Now, what does this have to do with game development you might ask? We have all heard the horrors of Crunch, and other high stress times where people have heart attacks, marriages implode, people work for 48 hours straight (which reminds me... SLEEP, even if it's just for 4 hours) ... And how it often results in problematic work failures, mistakes, overlooked bugs, etc. I see it in my own job, and those of us who have industry, non-industry, and adjacent careers have no doubt seen similar cases.

Overstressed, under-exercised, and malnourished workers make more mistakes. Taylorism (wiki it, it's interesting) being the norm for work in the globalized world has caused a lot of us to overlook things that serve as a necessary counterbalance, simply due to perceived inconveniences. However, if efficiency is lost because of exhaustion, malnutrition, and lack of physical activity, then the model falls apart.

And on exhaustion, I'm talking about nervous and stress related exhaustion. The kind that keeps you up at night and haunts your dreams. Physical exhaustion is a different animal, and the far more desirable of the two, though not without his unpleasant aspects, but at least when physically exhausted, you can generally fall asleep. Which is also critical. Ever try to work after being sleep deprived for several days? It's not pretty.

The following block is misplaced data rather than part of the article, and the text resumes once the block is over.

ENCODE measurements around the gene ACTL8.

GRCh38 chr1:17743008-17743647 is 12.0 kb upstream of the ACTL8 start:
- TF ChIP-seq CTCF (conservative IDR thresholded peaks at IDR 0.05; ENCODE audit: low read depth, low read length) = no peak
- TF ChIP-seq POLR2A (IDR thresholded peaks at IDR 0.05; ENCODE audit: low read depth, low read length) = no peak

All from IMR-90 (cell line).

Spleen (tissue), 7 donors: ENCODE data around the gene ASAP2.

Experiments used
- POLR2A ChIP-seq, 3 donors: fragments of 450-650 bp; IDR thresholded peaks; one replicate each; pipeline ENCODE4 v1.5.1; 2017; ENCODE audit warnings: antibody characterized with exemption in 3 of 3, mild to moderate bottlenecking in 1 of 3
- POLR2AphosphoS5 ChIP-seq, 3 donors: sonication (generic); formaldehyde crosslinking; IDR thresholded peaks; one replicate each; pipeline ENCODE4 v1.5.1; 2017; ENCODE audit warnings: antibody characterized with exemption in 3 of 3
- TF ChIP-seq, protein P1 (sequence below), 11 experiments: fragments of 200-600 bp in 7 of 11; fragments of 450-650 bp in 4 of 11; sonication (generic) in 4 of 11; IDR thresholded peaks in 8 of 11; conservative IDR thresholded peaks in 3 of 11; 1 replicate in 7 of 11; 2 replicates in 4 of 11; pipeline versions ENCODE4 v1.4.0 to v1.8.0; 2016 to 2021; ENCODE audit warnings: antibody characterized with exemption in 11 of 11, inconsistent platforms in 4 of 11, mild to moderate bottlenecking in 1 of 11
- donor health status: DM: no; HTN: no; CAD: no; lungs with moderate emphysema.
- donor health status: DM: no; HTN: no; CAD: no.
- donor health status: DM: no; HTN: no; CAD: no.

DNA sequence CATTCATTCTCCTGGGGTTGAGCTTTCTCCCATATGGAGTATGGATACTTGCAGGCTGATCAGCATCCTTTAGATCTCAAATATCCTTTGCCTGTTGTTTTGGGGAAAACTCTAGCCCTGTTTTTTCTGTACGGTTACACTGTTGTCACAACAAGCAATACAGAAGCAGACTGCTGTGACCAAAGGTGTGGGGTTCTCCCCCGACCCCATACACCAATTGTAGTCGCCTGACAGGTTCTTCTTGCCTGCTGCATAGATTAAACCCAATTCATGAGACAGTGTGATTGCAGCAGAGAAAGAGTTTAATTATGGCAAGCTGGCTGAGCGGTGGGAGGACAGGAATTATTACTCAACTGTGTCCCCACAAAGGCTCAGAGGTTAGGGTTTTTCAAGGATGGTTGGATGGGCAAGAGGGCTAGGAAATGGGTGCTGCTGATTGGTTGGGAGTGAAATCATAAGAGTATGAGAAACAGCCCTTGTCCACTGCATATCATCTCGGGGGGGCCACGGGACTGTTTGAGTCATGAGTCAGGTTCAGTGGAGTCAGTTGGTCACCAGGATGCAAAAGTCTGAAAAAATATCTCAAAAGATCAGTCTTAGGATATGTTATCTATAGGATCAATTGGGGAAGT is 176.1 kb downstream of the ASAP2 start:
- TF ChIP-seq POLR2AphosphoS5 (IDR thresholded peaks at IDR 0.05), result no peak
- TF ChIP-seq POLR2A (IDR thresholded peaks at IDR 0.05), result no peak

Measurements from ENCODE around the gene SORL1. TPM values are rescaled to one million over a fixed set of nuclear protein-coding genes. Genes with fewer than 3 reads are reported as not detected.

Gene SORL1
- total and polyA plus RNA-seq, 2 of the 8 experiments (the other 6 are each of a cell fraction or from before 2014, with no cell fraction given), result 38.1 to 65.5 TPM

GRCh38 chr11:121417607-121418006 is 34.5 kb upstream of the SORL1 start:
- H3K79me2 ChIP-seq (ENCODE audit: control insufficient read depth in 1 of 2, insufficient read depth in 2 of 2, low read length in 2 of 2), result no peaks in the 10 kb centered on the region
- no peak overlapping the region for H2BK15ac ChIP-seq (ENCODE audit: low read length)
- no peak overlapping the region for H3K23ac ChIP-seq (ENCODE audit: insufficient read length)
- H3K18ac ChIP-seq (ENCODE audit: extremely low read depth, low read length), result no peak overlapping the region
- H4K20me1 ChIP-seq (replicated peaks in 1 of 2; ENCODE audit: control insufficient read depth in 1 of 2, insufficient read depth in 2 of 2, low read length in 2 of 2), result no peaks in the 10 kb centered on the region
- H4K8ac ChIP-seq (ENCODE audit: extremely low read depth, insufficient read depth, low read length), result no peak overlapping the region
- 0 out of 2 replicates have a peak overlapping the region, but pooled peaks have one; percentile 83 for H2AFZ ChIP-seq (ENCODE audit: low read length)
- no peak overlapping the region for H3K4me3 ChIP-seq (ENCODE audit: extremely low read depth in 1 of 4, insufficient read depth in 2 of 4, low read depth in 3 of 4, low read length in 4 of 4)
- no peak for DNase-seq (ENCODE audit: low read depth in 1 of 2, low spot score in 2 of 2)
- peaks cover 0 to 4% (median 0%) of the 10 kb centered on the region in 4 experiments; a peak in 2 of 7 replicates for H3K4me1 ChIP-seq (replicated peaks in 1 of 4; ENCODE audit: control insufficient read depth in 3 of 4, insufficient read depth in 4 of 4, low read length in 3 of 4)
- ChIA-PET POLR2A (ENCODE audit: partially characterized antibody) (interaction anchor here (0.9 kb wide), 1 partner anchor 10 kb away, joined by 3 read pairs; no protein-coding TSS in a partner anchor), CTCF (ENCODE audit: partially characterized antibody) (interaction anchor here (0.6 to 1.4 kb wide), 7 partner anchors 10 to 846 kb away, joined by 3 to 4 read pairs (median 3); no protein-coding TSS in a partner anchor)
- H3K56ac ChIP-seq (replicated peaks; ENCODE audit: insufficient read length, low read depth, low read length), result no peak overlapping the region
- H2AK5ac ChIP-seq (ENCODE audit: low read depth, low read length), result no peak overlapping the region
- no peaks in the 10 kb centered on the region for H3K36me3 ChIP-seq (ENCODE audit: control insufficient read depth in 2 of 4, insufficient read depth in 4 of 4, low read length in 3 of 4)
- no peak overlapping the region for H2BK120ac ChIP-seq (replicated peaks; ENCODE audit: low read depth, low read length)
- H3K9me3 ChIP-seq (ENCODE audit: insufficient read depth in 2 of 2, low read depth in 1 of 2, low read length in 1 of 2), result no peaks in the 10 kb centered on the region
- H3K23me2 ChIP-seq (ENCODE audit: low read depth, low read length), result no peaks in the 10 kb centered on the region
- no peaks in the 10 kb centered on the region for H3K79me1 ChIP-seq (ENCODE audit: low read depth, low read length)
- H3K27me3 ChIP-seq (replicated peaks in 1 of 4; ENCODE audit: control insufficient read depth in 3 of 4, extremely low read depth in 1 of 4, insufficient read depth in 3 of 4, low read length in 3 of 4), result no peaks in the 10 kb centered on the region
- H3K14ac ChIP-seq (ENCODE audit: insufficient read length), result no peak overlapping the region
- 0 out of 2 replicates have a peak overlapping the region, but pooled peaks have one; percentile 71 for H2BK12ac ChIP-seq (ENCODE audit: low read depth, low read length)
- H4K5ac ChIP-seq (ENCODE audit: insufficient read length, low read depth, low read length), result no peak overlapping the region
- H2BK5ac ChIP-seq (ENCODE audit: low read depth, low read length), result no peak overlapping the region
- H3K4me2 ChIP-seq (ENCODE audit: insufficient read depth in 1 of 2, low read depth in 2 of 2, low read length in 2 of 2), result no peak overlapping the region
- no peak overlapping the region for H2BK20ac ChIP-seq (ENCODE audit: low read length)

It could be said this is a call for positive lifestyle change. I look at it more as a survival tool and mechanism, but by no means am I a guru who claims he can save the industry. All i am saying is: Productive, healthy workers produce better products, and in turn develop a reputation for quality, thus providing impetus to purchase the product by consumers (though this is not guaranteed), which can in turn improve quality of life and business, by adding something as simple as making a few dietary changes and adding a bit of exercise, even if its just stretching. It helps to relieve stress and tension and just might make tough times a bit easier to power through.

So, for the tl;dr crowd: exercise at least 20-30 minutes a day, even if its light, trade refined sugar and fried snacks for fruits and complex carbs, eat healthy, nutritious meals, try to get some sleep and love the one you're with. At least in this writers humble opinion, it really helps take the edge off stress.